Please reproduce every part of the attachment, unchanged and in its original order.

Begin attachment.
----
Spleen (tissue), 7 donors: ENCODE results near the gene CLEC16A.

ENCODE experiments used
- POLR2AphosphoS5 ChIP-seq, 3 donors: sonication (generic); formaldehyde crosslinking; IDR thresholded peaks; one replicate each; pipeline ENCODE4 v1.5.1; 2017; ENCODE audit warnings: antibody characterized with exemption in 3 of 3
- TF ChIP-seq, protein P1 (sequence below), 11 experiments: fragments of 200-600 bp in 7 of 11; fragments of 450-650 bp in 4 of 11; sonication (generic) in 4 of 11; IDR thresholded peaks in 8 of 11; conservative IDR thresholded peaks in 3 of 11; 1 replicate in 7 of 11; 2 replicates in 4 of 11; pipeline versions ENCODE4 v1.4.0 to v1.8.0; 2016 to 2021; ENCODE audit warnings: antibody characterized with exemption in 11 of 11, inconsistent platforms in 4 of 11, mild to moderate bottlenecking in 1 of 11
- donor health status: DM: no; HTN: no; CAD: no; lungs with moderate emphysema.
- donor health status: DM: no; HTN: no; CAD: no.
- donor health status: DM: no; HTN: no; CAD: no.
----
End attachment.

Spleen (tissue), 7 donors: ENCODE results near the gene CLEC16A.

ENCODE experiments used
- POLR2AphosphoS5 ChIP-seq, 3 donors: sonication (generic); formaldehyde crosslinking; IDR thresholded peaks; one replicate each; pipeline ENCODE4 v1.5.1; 2017; ENCODE audit warnings: antibody characterized with exemption in 3 of 3
- TF ChIP-seq, protein P1 (sequence below), 11 experiments: fragments of 200-600 bp in 7 of 11; fragments of 450-650 bp in 4 of 11; sonication (generic) in 4 of 11; IDR thresholded peaks in 8 of 11; conservative IDR thresholded peaks in 3 of 11; 1 replicate in 7 of 11; 2 replicates in 4 of 11; pipeline versions ENCODE4 v1.4.0 to v1.8.0; 2016 to 2021; ENCODE audit warnings: antibody characterized with exemption in 11 of 11, inconsistent platforms in 4 of 11, mild to moderate bottlenecking in 1 of 11
- donor health status: DM: no; HTN: no; CAD: no; lungs with moderate emphysema.
- donor health status: DM: no; HTN: no; CAD: no.
- donor health status: DM: no; HTN: no; CAD: no.